Library turns 50, celebrates with display

By Terryn Kelly

The month of September marked the 50th anniversary of the Townsend Memorial  Library  serving the campus. It has come a long way since its first $10,000 temporary frame structure was built.

Professor and Director of Learning Resources Denise Karimkhani joined the staff in 1977 and has seen many changes within the library throughout her career.

The methods of how information could be found in the library were different when she first arrived.

“When I started here, there were just a limited number of books we had to assist students. You knew the books that you had, and you went to those books time after time. Now there is so much information and we have about 100 databases,” she said.

Professor and Librarian Dorothy Planas has been here for 12 years. Although she does prefer that some things still be done in print or by hand, she appreciates the technological advances that have helped make her job easier in different aspects.

“We are doing a lot more things electronically than we did before. We do still hand out paper surveys, but we do our tallying by computer. We can actually log in all the results into the system,” she said. “Now, I don’t have to tally manually. I used to have to do it by hand, so that part has gotten easier.”

Beginning her eighth year as Head of Public Services Librarian, Anne Price has seen Townsend make modifications both physically and technologically through the years. 

She said, “The way in which information is stored these days is different. We used to have a lot of microfiche upstairs. Cabinets were full of it, and we eventually got rid of all of them. We now have much more study space upstairs to use.”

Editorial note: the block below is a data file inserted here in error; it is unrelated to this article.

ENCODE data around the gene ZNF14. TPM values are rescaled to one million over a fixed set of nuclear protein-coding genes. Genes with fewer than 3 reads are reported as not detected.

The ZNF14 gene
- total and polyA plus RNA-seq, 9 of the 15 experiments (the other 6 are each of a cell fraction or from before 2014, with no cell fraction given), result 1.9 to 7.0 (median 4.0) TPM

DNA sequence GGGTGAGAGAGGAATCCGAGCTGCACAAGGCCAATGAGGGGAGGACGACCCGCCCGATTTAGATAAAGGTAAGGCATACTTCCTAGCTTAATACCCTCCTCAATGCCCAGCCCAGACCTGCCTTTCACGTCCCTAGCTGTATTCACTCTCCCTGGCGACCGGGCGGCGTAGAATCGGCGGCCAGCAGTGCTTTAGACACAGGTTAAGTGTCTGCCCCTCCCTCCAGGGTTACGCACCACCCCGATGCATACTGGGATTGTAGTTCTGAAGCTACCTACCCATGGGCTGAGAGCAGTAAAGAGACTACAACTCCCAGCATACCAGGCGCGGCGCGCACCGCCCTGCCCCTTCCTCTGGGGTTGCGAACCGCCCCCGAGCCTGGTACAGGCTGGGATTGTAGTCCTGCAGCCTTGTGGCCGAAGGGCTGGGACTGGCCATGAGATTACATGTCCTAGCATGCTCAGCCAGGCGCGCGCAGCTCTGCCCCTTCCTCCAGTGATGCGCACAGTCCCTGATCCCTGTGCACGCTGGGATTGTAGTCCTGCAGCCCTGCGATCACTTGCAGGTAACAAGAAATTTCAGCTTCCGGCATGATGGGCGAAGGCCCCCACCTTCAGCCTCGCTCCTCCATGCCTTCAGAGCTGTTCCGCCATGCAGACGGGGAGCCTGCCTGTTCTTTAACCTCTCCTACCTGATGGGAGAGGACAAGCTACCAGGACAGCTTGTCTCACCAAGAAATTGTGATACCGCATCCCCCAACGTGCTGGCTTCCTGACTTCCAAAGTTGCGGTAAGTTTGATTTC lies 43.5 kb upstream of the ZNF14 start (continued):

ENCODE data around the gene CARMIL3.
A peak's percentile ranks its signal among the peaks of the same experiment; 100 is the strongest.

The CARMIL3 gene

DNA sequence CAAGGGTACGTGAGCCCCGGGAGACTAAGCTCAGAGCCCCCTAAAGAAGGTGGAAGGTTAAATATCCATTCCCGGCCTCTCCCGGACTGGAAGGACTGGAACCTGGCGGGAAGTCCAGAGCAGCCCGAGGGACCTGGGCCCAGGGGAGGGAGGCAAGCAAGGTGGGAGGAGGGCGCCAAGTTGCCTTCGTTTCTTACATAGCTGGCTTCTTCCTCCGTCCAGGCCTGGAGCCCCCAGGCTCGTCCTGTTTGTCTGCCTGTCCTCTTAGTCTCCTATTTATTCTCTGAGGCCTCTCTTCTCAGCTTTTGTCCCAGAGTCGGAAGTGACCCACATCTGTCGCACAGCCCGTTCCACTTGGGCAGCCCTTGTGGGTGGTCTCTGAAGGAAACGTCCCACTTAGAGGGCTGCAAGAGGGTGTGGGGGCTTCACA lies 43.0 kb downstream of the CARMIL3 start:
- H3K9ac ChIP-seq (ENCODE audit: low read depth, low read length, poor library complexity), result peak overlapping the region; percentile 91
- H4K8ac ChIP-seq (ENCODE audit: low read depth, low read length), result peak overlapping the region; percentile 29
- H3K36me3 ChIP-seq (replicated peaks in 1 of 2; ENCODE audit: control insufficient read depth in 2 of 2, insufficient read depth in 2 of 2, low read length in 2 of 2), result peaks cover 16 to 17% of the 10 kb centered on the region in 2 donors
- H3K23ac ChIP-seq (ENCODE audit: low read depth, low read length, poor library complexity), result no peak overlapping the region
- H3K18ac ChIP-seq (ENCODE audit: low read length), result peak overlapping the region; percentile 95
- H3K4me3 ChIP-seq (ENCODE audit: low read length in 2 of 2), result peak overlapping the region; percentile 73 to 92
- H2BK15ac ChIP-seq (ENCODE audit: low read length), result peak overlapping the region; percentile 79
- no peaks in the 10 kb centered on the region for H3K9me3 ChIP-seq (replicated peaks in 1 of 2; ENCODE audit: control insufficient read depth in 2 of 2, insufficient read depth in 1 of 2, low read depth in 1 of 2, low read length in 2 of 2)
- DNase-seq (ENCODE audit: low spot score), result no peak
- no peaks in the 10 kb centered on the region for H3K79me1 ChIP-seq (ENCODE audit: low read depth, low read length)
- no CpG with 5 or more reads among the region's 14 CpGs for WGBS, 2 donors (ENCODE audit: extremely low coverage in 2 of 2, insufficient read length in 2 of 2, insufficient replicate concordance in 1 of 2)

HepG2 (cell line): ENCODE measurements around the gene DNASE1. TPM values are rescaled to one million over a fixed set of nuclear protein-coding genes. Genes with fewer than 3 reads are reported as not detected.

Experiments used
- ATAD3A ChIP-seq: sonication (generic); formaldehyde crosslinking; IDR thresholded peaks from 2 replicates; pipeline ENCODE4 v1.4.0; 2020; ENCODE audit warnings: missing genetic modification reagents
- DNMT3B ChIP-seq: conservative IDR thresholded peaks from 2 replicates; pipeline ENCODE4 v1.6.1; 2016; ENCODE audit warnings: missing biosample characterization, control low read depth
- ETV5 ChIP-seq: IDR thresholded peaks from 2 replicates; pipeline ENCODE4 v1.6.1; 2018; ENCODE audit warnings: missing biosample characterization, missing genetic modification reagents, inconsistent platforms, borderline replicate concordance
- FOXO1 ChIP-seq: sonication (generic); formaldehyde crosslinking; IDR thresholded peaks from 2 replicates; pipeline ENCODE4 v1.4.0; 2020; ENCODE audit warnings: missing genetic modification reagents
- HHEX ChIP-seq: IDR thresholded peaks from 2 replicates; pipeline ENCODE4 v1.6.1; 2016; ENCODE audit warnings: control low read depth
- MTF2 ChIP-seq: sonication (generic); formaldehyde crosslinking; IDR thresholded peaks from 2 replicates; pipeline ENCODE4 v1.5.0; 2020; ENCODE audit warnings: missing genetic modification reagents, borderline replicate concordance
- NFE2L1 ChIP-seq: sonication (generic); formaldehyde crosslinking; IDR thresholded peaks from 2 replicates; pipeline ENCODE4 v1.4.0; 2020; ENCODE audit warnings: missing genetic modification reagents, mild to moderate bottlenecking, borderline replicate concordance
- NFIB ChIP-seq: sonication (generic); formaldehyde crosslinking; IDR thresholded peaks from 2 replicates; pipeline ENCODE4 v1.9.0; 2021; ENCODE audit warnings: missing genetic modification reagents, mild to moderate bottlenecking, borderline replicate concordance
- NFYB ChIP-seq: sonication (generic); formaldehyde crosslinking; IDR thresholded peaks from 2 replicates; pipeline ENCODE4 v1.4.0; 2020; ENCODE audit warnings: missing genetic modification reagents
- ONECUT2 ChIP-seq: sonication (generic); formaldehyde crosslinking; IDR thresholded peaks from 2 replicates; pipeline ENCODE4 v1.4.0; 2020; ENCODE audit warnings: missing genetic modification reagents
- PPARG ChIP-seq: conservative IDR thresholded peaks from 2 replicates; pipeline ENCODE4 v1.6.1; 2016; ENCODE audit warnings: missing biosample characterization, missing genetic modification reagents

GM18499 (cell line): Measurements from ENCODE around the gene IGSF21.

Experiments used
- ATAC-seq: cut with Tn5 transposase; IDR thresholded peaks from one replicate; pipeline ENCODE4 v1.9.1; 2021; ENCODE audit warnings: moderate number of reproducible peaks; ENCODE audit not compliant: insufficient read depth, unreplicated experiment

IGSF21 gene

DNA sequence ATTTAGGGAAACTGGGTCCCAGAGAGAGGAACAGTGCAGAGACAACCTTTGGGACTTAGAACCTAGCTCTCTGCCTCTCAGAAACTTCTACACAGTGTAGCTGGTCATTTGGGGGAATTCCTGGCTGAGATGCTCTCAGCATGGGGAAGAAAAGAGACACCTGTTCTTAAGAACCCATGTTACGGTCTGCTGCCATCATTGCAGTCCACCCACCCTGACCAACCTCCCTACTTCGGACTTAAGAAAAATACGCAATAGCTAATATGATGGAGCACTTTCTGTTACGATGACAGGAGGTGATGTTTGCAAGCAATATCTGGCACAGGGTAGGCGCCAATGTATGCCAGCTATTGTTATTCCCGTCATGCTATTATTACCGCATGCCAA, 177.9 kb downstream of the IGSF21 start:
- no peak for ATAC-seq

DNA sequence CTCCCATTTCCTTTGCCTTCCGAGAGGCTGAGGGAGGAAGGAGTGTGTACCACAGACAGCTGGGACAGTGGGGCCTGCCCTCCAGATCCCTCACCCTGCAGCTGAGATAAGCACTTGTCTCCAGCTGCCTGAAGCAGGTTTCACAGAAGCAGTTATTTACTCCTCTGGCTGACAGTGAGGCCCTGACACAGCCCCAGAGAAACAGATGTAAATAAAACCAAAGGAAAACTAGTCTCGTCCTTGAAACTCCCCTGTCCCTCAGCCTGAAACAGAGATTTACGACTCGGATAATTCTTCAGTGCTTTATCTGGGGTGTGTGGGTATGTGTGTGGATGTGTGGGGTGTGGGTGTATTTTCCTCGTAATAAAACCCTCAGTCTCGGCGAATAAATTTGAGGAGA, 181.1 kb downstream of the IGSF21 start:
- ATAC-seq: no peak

Students and faculty are now able to stay connected to the library without having to be there in person.

“We see more and more people in here physically studying, but we also see many through the computers, meaning we can see them online accessing our databases, and this is something that has changed drastically since I have been here,” Price said.

The library is always trying to keep up with the changing pace of technology and the world, and with that comes more responsibility.

Price said, “I have more to do. My job has changed a lot since I first started working here, and it is a little bit harder. I was basically making signs at first. Now, I am making maps and videos.”

The library not only serves as a home for books, but also as a tool for different types of research and information.

“We do online tutorials and lots of promotional videos, all of which was not done when I started here,” said Price.

With the added interest in e-books and Kindles, some wonder if there will even be a need for a library or even librarians another 50 years from now.

Price said, “I think students will come to the library in a different way. I do not think you will be physically in the building, but you will still access the library. I think we will always be needed because we have special training in finding information.”

Author: The Bells Staff

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